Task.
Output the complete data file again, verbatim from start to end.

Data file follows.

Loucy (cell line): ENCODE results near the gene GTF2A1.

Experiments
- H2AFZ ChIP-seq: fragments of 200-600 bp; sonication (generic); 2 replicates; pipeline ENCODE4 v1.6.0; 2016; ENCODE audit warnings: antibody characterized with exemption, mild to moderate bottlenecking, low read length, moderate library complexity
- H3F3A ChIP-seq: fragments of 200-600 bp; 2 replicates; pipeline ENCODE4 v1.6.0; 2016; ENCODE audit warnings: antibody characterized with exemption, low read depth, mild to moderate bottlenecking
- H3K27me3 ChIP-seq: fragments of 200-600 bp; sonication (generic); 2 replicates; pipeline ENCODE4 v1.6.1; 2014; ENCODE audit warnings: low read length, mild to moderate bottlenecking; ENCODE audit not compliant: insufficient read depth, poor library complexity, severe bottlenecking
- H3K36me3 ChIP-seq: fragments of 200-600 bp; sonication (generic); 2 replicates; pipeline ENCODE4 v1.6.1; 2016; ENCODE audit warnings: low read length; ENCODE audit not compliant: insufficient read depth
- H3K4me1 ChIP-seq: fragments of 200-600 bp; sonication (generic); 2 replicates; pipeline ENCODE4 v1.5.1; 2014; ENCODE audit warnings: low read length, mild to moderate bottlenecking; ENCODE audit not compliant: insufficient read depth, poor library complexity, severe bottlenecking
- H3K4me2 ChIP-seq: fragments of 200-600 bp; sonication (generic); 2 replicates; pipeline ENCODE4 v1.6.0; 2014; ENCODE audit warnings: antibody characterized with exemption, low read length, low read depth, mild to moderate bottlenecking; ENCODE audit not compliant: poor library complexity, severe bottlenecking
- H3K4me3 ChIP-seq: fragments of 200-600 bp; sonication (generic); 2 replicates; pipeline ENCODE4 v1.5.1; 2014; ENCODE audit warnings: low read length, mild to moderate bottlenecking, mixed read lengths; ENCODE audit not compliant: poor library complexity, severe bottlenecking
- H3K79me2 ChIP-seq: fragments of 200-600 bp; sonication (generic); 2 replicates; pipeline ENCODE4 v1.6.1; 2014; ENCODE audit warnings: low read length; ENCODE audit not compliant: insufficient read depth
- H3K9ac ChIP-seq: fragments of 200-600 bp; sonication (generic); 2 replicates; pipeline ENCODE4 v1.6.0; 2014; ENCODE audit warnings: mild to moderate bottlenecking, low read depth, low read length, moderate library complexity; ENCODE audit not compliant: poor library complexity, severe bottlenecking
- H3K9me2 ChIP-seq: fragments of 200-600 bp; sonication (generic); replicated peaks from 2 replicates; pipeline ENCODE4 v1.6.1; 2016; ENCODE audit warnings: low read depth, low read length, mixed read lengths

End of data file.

Loucy (cell line): ENCODE results near the gene GTF2A1.

Experiments
- H2AFZ ChIP-seq: fragments of 200-600 bp; sonication (generic); 2 replicates; pipeline ENCODE4 v1.6.0; 2016; ENCODE audit warnings: antibody characterized with exemption, mild to moderate bottlenecking, low read length, moderate library complexity
- H3F3A ChIP-seq: fragments of 200-600 bp; 2 replicates; pipeline ENCODE4 v1.6.0; 2016; ENCODE audit warnings: antibody characterized with exemption, low read depth, mild to moderate bottlenecking
- H3K27me3 ChIP-seq: fragments of 200-600 bp; sonication (generic); 2 replicates; pipeline ENCODE4 v1.6.1; 2014; ENCODE audit warnings: low read length, mild to moderate bottlenecking; ENCODE audit not compliant: insufficient read depth, poor library complexity, severe bottlenecking
- H3K36me3 ChIP-seq: fragments of 200-600 bp; sonication (generic); 2 replicates; pipeline ENCODE4 v1.6.1; 2016; ENCODE audit warnings: low read length; ENCODE audit not compliant: insufficient read depth
- H3K4me1 ChIP-seq: fragments of 200-600 bp; sonication (generic); 2 replicates; pipeline ENCODE4 v1.5.1; 2014; ENCODE audit warnings: low read length, mild to moderate bottlenecking; ENCODE audit not compliant: insufficient read depth, poor library complexity, severe bottlenecking
- H3K4me2 ChIP-seq: fragments of 200-600 bp; sonication (generic); 2 replicates; pipeline ENCODE4 v1.6.0; 2014; ENCODE audit warnings: antibody characterized with exemption, low read length, low read depth, mild to moderate bottlenecking; ENCODE audit not compliant: poor library complexity, severe bottlenecking
- H3K4me3 ChIP-seq: fragments of 200-600 bp; sonication (generic); 2 replicates; pipeline ENCODE4 v1.5.1; 2014; ENCODE audit warnings: low read length, mild to moderate bottlenecking, mixed read lengths; ENCODE audit not compliant: poor library complexity, severe bottlenecking
- H3K79me2 ChIP-seq: fragments of 200-600 bp; sonication (generic); 2 replicates; pipeline ENCODE4 v1.6.1; 2014; ENCODE audit warnings: low read length; ENCODE audit not compliant: insufficient read depth
- H3K9ac ChIP-seq: fragments of 200-600 bp; sonication (generic); 2 replicates; pipeline ENCODE4 v1.6.0; 2014; ENCODE audit warnings: mild to moderate bottlenecking, low read depth, low read length, moderate library complexity; ENCODE audit not compliant: poor library complexity, severe bottlenecking
- H3K9me2 ChIP-seq: fragments of 200-600 bp; sonication (generic); replicated peaks from 2 replicates; pipeline ENCODE4 v1.6.1; 2016; ENCODE audit warnings: low read depth, low read length, mixed read lengths